In this episode, we start the long-awaited Season 4. The theme this season is freelancing as an instructional designer and we start by talking about the highs and lows of my freelance journey.
Be sure to check out a transcript of the episode below the player. And the shownotes are here: https://simplecast.com/s/25221b84
Hey everybody and welcome back to Dear Instructional Designer, the show about the instructional design journey. I’m your host, Kristin Anthony.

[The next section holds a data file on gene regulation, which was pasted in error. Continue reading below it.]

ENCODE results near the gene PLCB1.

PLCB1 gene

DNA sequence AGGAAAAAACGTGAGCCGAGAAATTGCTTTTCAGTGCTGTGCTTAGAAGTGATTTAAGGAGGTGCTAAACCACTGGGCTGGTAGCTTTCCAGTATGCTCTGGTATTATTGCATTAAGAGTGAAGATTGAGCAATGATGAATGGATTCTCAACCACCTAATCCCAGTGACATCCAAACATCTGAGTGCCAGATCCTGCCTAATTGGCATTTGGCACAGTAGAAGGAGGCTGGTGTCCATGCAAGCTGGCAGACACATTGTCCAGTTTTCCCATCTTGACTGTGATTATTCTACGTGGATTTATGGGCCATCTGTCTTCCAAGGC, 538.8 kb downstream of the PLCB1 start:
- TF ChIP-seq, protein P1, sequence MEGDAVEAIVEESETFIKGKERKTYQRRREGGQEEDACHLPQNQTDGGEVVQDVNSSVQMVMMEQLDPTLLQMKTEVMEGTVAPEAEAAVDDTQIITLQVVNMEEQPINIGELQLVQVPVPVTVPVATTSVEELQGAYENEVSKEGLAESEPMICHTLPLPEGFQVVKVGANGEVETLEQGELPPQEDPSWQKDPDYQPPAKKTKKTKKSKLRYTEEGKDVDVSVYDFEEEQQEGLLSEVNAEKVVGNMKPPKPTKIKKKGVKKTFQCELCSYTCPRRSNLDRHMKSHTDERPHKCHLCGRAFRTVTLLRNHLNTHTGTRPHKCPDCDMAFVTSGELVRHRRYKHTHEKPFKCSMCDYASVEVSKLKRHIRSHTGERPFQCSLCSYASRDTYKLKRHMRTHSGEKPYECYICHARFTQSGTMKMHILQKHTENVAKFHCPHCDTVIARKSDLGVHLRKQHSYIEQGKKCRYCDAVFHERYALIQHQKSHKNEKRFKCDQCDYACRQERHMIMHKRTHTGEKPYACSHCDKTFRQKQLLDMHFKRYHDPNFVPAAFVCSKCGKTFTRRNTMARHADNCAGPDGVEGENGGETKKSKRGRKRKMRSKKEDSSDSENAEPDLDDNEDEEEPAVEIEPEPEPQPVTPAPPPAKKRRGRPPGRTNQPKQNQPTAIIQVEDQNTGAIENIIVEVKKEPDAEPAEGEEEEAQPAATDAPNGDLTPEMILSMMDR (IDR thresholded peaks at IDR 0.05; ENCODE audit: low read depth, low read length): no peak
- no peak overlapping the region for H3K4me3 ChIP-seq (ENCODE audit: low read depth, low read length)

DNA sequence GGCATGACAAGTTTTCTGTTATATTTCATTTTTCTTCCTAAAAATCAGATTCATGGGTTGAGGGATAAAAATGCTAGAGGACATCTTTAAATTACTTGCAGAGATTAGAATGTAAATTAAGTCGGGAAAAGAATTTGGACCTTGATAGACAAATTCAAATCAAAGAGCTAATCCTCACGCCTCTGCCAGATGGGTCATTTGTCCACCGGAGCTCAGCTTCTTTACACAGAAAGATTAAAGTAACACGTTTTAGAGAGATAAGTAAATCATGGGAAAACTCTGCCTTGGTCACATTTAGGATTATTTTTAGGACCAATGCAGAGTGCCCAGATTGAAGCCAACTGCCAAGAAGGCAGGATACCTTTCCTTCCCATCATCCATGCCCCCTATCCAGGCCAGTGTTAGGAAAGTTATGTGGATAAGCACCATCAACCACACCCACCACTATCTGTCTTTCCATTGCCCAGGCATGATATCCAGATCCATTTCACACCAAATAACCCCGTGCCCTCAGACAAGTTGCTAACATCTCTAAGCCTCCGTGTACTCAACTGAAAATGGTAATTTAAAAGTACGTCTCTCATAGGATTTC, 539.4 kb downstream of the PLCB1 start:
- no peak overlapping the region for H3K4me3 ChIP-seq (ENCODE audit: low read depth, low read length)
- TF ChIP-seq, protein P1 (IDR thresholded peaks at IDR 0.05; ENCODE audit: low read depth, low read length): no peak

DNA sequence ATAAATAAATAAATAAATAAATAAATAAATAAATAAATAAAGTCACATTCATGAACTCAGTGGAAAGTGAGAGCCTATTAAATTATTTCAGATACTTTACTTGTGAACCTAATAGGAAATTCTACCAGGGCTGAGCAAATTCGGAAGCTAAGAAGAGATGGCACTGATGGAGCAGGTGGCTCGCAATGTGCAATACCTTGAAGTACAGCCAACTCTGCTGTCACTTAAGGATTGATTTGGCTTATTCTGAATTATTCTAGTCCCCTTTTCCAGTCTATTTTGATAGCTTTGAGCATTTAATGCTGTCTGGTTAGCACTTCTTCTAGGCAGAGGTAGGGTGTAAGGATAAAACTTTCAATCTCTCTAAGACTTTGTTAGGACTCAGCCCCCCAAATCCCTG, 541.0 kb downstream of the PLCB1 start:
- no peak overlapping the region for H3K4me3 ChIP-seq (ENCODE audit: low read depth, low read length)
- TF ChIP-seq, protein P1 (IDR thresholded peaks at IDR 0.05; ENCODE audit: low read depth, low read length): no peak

It has been a long time coming but it’s finally here. It is season 4 of Dear ID. Ah, it feels good to be back to be talking with you all and we have a great season planned for you. This season we’re all taking a jump off the deep end and talking about journeys into freelancing. This season’s theme just came to me from a bunch of different directions actually. As always, I keep an eye out on the instructional design subreddit to see what sorts of questions people are asking there and how to become a freelancer has been a hot topic recently. I also got an email from someone who will be a guest this season asking about the show and wanting to talk specifically to freelancers, and I thought that this would be a really great theme for us to explore together. You see quite a few independent IDs out there but we don’t always or often see the process behind how they’ve been able to start their business and keep it going and find clients and all of those particulars that anyone wanting to go out on their own really wants to know. So I’ve got several guests lined up this season who are in different stages of the freelancing path who will help us to answer those and I’m also going to speak about some of these pressing issues from my own perspective, now a little over a year in to my own freelancing journey. And that’s all going to start with this episode, where I am going tell you a little about how I fell into freelancing.